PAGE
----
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In 1981, President Ronald Reagan significantly expanded an innovative program to draw investment to the rehabilitation of older properties, now known as the federal historic tax credit. He was so impressed with the program’s success, he made it a permanent part of the tax code in 1986. Actually, nothing is permanent, as Congress is about to change the code. That’s the current dilemma in the throw everything out new tax proposal. Much good about to be thrown away with the some bad. That’s going to hurt the Valley.

On September 14, 1984 at the Conference for Revitalizing America’s Towns President Reagan said this about historic tax credit legislation that encouraged historic preservation and economic development in small towns.

“I’d like to draw your attention to a major innovation that our administration put into effect less than 3 years ago. Increased tax credits for the renovation of older buildings. With that one initiative, we have help send your tax dollars back into your communities. Across America people are getting the message, our tax credits have made the preservation of our older building not only a matter of respect for beauty and history, but of economic good sense. I know your effort will give our towns more restored buildings, more jobs, and renewed sense of pride. And that will be good for our entire nation. But while our country’s muscle may lie in our great industrial cities, America’s heart is in our small towns.”
Water Valley came late to the economic development through historic preservation realization. But we have been on steady (and much noticed) revitalization trajectory since. Thirty-five commercial buildings in the downtown district stock of 110 have been renovated. Ninety new jobs downtown, twenty-six new businesses, and $10 million in private money invested in downtown. The overall effect has helped bring surrounding neighborhoods back, significantly increasing value in town and adding revenue to the city’s coffers.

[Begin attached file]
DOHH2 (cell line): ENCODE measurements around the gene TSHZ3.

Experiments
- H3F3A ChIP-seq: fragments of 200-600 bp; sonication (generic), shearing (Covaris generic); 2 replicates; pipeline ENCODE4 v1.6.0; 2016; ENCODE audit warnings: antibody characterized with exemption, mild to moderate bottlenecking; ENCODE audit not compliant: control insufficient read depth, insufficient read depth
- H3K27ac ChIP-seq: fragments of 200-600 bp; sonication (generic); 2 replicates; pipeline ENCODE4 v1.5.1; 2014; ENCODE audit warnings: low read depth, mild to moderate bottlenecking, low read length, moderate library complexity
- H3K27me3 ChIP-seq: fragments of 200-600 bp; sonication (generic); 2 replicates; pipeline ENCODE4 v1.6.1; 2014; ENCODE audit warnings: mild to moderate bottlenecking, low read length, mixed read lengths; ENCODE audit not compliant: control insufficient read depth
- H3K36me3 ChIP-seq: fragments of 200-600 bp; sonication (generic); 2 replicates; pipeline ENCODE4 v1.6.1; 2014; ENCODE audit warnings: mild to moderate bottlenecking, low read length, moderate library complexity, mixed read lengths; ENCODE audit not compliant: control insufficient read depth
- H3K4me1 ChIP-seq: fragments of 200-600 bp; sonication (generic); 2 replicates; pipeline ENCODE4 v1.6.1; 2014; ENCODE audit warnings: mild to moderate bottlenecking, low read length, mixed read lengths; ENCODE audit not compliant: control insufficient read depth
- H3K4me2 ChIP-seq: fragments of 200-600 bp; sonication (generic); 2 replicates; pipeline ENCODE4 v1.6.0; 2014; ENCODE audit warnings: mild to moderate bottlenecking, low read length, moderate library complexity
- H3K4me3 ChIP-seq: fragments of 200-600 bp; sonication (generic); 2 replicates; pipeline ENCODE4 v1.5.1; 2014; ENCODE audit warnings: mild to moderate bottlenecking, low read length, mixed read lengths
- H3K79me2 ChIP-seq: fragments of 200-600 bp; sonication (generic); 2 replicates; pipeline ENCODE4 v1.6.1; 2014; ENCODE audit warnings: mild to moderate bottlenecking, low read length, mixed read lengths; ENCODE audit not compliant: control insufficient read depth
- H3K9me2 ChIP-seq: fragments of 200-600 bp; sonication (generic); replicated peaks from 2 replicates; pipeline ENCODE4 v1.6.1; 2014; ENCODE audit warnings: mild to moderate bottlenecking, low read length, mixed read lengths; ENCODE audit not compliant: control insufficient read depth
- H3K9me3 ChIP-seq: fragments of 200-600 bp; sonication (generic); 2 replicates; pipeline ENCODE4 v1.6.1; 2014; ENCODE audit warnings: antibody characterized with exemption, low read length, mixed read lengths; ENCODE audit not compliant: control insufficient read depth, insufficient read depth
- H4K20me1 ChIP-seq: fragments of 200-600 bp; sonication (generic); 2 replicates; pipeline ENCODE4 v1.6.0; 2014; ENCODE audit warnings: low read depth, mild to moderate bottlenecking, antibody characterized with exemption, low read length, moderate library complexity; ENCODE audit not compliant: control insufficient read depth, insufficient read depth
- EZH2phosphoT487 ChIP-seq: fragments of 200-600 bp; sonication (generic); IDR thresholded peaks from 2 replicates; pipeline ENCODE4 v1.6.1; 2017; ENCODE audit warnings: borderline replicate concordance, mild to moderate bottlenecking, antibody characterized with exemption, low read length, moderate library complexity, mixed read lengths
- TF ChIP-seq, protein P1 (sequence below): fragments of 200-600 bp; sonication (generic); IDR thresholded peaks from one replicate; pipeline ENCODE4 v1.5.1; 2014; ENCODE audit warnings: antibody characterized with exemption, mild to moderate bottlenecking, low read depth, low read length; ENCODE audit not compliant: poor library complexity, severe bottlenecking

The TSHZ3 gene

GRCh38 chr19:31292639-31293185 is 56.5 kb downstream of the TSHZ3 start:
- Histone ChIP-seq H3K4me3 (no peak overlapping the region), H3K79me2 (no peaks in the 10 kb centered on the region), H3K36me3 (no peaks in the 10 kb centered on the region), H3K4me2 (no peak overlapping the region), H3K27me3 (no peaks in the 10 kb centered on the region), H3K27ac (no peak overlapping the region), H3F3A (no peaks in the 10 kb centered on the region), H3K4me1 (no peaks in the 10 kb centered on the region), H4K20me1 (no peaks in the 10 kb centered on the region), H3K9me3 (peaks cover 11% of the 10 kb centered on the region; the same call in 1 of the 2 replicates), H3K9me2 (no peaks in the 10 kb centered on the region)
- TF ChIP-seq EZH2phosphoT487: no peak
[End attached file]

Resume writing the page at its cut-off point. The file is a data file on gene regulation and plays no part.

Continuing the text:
A major tool in the small town economic development effort, the federal historic tax credit, the very one President Reagan thought so highly of, is about to be killed by the coming tax bill. It is cut off your nose to spite your face move. Not only does the historic tax credit help fix small towns, it returns more money than it costs. The tax credit works like this. First you must fix the building to a certain quality and quantity of work. Then apply for the credit.  And only then can you apply the credit against federal tax you owe. We have used these credits efficiently and effectively in Water Valley.
Since President Reagan delivered these remarks more than 30 years ago over 42,000 buildings have been restored, with $130 billion (that’s right billion) private capital invested, and 2.5 million jobs created. For every dollar of credit, a $1.20 has been returned to the Treasury. It makes money for every taxpayer, a steady 20 percent return on every public dollar spent.

Since that time, the federal historic tax credit has played a critical role in revitalizing small towns and cities, creating jobs, and increasing economic activity, all while returning more tax revenue to the Treasury than it costs.
Congress is finalizing tax reform legislation, but has failed to retain the historic tax credit. It is a major mistake and will dramatically hurt Water Valley and small towns across America.

In March of this year I was in Washington DC advocating in Congress for development in Water Valley. Meeting with Mississippi’s senators and congressmen. There is a bill in Congress that Mississippi wholehearted supports, both Mississippi senators and all 4 representatives have signed on to support this bill (S425/HR1158). This would make the historic tax credit more small business and Main Street building friendly. So, Mississippi still believes in small towns. The current tax cutting measure runs counter to what has been working so well in Water Valley.

Call your senators and representatives and remind them how important this is. They should tell their colleagues. Main Streets and small businesses don’t get much encouragement or incentives like big industries. These credits are proven performers.

Join us in urging Congress to continue this important legacy and keep the tax credit in any reform of the tax code. ACT NOW:

See the short video on YouTube, search “National Trust for Historic Preservation Historic Tax Credit Makes Economic Good Sense”. Water Valley is one of the towns pictured in it.

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